• I got something for you.

    Housing Resources Group and Capitol Hill Housing each have new affordable apartment buildings anticipating LEED Silver:

    Capitol Hill Housing’s is called Broadway Crossing. It’s got a sexy location at Pine and Broadway on Capitol Hill and a great story about working with Walgreens. http://www.chhip.org/about_contact.asp

    HRG’s is called Stone Way Apartments. On 45th and Stone Way (in Wallingford), it doesn’t have a sexy location, but it has better finishes. It has a sad story about neighborhood NIMBYs (Wallingford isn’t as progressive as you’d think…) but a great story about it being 10x more awesome than the ugly market-rate apartment that is being built across the street from it. http://www.hrg.org/htm/contact/index.htm

  • I got something for you.

    Housing Resources Group and Capitol Hill Housing each have new affordable apartment buildings anticipating LEED Silver:

    Capitol Hill Housing’s is called Broadway Crossing. It’s got a sexy location at Pine and Broadway on Capitol Hill and a great story about working with Walgreens. http://www.chhip.org/about_contact.asp

    HRG’s is called Stone Way Apartments. On 45th and Stone Way (in Wallingford), it doesn’t have a sexy location, but it has better finishes. It has a sad story about neighborhood NIMBYs (Wallingford isn’t as progressive as you’d think…) but a great story about it being 10x more awesome than the ugly market-rate apartment that is being built across the street from it. http://www.hrg.org/htm/contact/index.htm

  • Mike

    The Nord from Live Historic.

  • Mike

    The Nord from Live Historic.

  • mhays

    LIHI built a low-income building at 8th N & Thomas a couple years ago.

    Cascade (i.e. between Fairview, the Mercer ramp, and Denny) has several non-profit buildings, each for a specific group. One is for poor people, one is for lesbians, one is for Fred Hutch families (generally not poor aside from cancer costs), one is for low-income poor people…I’m forgetting a couple. Another 100 units are about to break ground at John and Pontius for Cancer Care Alliance families and patients. A building for mentally-ill people is planned around Pontius and Republican. Across Denny on Eastlake is the new building for chronic drunks.

    All in all, SLU has more than its share of social housing of various types. Thankfully we have a lot of great non-profits, and these are generally well-run places that improve the district.

  • mhays

    LIHI built a low-income building at 8th N & Thomas a couple years ago.

    Cascade (i.e. between Fairview, the Mercer ramp, and Denny) has several non-profit buildings, each for a specific group. One is for poor people, one is for lesbians, one is for Fred Hutch families (generally not poor aside from cancer costs), one is for low-income poor people…I’m forgetting a couple. Another 100 units are about to break ground at John and Pontius for Cancer Care Alliance families and patients. A building for mentally-ill people is planned around Pontius and Republican. Across Denny on Eastlake is the new building for chronic drunks.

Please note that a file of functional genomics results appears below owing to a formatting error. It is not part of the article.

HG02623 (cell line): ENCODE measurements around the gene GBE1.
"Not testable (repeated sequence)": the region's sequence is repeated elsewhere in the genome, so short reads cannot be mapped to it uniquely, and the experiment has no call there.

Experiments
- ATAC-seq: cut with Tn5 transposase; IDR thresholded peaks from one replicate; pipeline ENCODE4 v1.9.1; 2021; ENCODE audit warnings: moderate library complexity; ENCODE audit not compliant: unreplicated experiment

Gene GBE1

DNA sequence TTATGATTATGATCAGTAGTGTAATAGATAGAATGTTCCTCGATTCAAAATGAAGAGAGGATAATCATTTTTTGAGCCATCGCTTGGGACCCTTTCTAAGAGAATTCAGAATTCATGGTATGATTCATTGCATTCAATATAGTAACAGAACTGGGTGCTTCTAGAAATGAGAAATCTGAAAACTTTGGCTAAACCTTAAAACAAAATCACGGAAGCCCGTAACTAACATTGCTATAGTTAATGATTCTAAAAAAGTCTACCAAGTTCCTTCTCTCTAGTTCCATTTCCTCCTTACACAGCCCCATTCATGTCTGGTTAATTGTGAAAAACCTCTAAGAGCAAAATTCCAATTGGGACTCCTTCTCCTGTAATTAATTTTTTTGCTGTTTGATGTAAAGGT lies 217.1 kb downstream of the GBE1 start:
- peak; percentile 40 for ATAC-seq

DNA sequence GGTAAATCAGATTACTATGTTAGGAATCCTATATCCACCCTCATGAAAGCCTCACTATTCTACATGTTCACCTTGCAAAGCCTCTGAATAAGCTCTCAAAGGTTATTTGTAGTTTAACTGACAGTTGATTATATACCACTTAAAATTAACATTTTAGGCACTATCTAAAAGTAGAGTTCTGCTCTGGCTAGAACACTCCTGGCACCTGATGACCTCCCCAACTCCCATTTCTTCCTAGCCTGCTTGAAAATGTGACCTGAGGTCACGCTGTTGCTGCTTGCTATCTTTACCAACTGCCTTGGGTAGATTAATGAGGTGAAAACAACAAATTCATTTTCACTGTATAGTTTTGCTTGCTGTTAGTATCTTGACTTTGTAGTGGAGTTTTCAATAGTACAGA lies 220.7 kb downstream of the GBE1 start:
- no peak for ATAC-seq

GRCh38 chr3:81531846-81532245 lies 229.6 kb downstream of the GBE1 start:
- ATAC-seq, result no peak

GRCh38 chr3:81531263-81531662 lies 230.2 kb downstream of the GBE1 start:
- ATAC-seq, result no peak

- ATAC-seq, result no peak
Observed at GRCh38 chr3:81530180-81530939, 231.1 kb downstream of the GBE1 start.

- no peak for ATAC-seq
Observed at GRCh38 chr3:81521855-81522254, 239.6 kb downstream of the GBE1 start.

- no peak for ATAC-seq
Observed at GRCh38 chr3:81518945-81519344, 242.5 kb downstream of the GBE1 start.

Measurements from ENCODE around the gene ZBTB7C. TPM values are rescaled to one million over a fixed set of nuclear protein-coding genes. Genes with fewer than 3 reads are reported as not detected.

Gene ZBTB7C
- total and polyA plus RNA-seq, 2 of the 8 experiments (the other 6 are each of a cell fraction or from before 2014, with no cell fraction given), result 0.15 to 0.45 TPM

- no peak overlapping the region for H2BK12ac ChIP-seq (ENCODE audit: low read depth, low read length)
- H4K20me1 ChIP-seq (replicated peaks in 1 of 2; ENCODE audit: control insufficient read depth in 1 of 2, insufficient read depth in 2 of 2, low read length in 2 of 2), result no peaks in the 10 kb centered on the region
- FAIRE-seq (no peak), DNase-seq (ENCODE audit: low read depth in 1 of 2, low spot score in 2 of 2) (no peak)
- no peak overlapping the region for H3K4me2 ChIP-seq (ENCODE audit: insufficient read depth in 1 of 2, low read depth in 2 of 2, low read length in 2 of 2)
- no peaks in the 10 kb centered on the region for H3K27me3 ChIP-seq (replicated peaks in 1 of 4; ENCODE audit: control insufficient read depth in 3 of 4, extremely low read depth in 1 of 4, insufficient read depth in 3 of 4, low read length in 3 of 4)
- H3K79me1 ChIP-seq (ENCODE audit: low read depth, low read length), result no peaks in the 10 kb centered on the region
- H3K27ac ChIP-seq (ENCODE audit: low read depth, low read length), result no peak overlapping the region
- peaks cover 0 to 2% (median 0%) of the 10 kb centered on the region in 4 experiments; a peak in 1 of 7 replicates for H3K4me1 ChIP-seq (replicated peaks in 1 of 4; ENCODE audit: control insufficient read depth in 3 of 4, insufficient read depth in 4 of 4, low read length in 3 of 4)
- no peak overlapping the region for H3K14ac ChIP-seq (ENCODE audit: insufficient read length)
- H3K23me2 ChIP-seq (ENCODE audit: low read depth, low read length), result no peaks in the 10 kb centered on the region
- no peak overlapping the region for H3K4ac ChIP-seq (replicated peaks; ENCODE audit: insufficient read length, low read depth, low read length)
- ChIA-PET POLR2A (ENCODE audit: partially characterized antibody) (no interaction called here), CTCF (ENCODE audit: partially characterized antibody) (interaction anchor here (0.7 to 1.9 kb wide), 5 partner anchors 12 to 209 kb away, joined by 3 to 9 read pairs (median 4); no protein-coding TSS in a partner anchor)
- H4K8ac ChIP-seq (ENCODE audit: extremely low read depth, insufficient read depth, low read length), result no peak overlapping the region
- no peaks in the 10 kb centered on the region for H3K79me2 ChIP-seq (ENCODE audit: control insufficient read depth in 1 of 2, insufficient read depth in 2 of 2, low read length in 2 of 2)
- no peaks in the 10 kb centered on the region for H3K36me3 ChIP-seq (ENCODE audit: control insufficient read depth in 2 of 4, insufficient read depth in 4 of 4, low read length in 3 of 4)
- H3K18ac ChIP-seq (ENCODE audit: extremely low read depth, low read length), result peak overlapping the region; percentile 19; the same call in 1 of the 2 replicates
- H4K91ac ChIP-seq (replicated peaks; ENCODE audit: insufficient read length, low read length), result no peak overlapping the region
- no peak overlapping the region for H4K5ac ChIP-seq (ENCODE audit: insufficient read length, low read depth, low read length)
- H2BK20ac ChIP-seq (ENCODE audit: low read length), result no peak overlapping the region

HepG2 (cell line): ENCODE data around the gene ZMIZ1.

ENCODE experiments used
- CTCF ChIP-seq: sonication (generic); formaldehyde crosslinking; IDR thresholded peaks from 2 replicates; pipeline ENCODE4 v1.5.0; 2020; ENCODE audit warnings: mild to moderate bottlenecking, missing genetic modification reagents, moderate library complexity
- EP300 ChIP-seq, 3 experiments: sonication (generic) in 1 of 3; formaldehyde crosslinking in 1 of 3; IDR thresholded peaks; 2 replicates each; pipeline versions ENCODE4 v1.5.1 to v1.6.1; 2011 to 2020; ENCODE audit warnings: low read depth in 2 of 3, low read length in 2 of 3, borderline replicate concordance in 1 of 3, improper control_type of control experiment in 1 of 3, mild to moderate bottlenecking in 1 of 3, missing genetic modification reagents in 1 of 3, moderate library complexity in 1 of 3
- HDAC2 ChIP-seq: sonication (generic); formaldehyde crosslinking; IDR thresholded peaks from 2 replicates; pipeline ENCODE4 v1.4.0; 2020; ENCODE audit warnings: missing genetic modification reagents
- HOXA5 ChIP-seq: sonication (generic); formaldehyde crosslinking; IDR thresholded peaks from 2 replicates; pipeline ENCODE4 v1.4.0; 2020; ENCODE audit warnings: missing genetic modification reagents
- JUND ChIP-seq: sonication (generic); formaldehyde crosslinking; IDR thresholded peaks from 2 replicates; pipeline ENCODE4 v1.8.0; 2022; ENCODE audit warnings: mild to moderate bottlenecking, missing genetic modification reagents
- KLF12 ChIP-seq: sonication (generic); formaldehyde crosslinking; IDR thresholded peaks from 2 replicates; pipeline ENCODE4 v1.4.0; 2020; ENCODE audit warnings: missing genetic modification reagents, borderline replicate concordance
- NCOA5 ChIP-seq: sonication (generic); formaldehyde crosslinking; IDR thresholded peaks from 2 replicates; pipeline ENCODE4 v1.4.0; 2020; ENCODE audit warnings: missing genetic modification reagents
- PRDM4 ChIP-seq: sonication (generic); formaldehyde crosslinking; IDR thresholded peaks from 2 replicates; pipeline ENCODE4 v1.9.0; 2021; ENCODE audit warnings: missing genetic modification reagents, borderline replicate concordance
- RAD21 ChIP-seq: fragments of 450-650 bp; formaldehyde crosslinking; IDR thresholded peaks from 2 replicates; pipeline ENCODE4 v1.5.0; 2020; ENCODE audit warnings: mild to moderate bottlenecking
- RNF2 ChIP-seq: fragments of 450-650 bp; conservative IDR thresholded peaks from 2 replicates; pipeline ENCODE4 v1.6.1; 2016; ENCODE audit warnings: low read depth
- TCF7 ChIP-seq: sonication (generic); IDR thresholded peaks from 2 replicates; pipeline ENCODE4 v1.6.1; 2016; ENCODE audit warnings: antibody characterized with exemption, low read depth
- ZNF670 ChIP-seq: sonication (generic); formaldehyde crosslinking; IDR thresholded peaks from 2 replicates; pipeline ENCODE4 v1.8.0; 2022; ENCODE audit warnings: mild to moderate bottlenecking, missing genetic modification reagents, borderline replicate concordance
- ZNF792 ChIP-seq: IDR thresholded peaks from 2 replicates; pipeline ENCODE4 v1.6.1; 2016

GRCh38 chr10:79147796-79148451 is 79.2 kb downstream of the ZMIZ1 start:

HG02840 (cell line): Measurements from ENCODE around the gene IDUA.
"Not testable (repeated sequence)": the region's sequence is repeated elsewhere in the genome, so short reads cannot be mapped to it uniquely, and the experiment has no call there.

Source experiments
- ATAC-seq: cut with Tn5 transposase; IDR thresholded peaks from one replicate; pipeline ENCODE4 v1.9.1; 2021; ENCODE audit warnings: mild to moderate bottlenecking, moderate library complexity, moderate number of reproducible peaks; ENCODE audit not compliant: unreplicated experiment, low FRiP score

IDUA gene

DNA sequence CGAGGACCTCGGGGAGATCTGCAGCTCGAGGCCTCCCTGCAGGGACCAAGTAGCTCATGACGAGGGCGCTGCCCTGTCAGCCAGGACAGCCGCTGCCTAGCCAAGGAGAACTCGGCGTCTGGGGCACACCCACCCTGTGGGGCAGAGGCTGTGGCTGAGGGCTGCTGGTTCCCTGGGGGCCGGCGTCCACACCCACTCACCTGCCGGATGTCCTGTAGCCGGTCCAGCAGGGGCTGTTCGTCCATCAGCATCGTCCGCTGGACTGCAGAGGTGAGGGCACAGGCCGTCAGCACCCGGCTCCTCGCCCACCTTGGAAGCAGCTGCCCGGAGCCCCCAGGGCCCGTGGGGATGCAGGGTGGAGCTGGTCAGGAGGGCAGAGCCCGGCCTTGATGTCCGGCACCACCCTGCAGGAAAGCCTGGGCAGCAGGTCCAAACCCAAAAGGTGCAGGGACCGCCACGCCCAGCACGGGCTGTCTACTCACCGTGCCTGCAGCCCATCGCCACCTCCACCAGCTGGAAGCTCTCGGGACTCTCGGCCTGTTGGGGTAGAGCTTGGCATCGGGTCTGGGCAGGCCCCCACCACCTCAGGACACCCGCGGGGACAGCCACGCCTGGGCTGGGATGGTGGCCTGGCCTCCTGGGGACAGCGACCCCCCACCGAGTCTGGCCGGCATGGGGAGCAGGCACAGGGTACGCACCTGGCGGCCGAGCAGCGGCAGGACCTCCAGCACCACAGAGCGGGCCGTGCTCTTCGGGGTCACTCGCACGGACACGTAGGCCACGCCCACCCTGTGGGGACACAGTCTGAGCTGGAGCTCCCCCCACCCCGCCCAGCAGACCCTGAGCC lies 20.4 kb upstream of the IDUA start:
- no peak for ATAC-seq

All in all, SLU has more than its share of social housing of various types. Thankfully we have a lot of great non-profits, and these are generally well-run places that improve the district.

  • Chris

    Interesting to note that none of us can come up with a market-rate new construction project that resembles workforce as defined by HUD (80%-100% AMI).

    for those who’ve been around longer than I, has this been the case historically? Raises a valid question about who (income wise) new construction has historically served. eg., if I earned median income in 1970 would I have been able to afford any new construction condos? Even a stuido? I presume the answer is yes, and that the trend in construction prices vis-a-vis median wages is to blame.

    I’d be interested to hear all perspectives

  • Chris

    Interesting to note that none of us can come up with a market-rate new construction project that resembles workforce as defined by HUD (80%-100% AMI).

    for those who’ve been around longer than I, has this been the case historically? Raises a valid question about who (income wise) new construction has historically served. eg., if I earned median income in 1970 would I have been able to afford any new construction condos? Even a stuido? I presume the answer is yes, and that the trend in construction prices vis-a-vis median wages is to blame.

    I’d be interested to hear all perspectives

  • Ginger Minge

    I don’t care about these buildings. They’re just destroying the environment and the buildings just get old anyway.

  • Ginger Minge

    I don’t care about these buildings. They’re just destroying the environment and the buildings just get old anyway.